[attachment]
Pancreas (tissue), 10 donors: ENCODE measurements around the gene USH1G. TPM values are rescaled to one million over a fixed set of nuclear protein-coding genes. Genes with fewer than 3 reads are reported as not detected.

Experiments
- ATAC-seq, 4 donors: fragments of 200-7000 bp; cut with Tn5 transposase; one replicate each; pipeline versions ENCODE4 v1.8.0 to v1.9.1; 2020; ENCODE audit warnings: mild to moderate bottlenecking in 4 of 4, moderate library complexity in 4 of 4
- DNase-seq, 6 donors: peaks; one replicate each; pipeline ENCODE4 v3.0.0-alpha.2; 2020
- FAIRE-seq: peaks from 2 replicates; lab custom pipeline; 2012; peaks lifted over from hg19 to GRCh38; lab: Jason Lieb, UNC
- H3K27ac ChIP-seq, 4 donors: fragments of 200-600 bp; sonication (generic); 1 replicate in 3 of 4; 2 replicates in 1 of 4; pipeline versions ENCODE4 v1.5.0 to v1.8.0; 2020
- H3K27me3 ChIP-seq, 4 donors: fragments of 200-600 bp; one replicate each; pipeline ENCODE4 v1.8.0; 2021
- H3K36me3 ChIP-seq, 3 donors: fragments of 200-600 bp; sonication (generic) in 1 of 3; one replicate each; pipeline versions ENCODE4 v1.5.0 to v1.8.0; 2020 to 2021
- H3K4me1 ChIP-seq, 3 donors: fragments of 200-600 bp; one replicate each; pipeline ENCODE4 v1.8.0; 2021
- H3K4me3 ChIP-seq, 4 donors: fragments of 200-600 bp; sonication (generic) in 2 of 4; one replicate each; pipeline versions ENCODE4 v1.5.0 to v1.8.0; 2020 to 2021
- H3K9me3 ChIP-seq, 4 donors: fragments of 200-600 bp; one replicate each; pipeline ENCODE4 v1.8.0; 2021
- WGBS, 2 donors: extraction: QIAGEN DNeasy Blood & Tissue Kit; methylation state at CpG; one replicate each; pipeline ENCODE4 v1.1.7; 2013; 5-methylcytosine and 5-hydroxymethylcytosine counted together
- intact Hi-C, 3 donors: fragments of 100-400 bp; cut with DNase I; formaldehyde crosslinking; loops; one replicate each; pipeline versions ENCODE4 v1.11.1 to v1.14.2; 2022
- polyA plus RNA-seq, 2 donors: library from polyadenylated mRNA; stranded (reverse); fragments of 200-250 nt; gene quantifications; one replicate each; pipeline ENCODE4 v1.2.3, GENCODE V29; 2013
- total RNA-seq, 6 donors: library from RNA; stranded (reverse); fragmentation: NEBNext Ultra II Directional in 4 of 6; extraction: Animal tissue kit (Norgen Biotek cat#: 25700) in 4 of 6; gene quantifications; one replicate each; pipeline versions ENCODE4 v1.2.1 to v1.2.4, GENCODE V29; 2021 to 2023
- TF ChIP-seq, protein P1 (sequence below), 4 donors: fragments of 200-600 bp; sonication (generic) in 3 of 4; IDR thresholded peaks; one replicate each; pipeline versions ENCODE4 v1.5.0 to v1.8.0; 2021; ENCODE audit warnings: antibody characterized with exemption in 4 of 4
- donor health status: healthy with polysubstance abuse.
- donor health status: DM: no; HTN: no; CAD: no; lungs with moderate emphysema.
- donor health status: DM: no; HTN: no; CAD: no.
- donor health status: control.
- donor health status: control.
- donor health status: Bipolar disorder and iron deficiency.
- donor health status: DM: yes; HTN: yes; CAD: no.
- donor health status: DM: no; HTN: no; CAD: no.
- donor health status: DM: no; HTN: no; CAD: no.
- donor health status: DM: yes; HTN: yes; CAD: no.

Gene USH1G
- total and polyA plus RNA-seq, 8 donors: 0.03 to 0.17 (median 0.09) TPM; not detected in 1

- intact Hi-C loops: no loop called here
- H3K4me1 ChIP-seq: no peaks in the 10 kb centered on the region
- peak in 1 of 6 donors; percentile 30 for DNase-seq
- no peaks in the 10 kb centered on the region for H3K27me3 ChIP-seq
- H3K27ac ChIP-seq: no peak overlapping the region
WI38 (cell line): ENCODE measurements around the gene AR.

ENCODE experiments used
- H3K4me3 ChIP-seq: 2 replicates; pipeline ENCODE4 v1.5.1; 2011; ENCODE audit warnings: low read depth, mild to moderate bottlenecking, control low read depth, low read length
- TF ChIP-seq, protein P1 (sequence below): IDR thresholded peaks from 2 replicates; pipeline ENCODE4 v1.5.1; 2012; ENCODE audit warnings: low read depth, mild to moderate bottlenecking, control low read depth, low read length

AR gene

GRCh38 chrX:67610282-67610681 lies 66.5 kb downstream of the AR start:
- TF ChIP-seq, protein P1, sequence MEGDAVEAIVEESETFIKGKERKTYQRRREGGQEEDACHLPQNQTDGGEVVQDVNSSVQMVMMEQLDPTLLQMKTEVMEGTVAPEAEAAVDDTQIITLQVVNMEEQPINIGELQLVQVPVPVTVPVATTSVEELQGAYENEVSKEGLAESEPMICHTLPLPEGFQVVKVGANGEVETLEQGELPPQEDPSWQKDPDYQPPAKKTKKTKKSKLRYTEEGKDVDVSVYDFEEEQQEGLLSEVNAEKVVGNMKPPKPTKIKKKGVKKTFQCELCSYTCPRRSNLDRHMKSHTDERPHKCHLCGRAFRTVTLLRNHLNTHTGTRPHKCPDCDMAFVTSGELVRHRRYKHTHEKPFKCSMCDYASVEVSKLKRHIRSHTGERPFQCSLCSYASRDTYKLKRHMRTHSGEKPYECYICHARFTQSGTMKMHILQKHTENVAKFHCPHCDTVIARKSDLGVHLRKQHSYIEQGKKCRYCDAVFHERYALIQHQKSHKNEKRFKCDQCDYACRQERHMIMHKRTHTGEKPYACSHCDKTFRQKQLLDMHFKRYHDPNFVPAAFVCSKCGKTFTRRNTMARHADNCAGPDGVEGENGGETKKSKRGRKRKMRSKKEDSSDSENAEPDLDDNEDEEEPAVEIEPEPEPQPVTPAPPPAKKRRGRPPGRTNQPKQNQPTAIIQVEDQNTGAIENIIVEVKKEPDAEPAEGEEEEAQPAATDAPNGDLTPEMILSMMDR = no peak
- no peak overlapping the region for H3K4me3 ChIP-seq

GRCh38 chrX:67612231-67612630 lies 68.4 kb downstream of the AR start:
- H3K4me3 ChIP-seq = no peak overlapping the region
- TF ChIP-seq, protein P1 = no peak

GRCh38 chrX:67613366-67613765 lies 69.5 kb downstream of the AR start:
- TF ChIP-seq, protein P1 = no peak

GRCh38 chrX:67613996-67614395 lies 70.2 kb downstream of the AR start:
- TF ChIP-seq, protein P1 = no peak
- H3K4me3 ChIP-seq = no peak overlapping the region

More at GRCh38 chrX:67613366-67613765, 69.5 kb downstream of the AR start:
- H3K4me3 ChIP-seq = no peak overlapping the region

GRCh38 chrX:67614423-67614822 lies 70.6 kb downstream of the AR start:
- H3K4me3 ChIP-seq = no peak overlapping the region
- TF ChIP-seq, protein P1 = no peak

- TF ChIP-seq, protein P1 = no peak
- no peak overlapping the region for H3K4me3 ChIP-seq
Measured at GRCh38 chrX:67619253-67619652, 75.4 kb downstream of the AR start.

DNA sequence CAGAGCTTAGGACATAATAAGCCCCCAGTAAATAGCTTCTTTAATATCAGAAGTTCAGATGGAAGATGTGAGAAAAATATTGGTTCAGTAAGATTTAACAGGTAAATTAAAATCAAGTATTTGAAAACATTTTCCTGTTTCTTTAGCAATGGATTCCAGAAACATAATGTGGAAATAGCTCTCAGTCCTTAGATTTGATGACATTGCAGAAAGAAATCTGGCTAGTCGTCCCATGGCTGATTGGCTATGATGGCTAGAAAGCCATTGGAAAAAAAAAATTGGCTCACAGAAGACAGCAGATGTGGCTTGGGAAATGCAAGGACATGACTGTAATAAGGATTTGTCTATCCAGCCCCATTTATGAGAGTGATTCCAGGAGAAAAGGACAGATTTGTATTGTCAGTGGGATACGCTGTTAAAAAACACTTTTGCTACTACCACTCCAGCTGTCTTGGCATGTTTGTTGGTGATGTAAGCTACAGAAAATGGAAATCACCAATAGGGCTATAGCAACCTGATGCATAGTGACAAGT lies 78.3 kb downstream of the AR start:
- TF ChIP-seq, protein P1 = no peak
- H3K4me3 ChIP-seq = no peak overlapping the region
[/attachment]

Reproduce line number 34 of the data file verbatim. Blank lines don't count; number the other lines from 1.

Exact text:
WI38 (cell line): ENCODE measurements around the gene AR.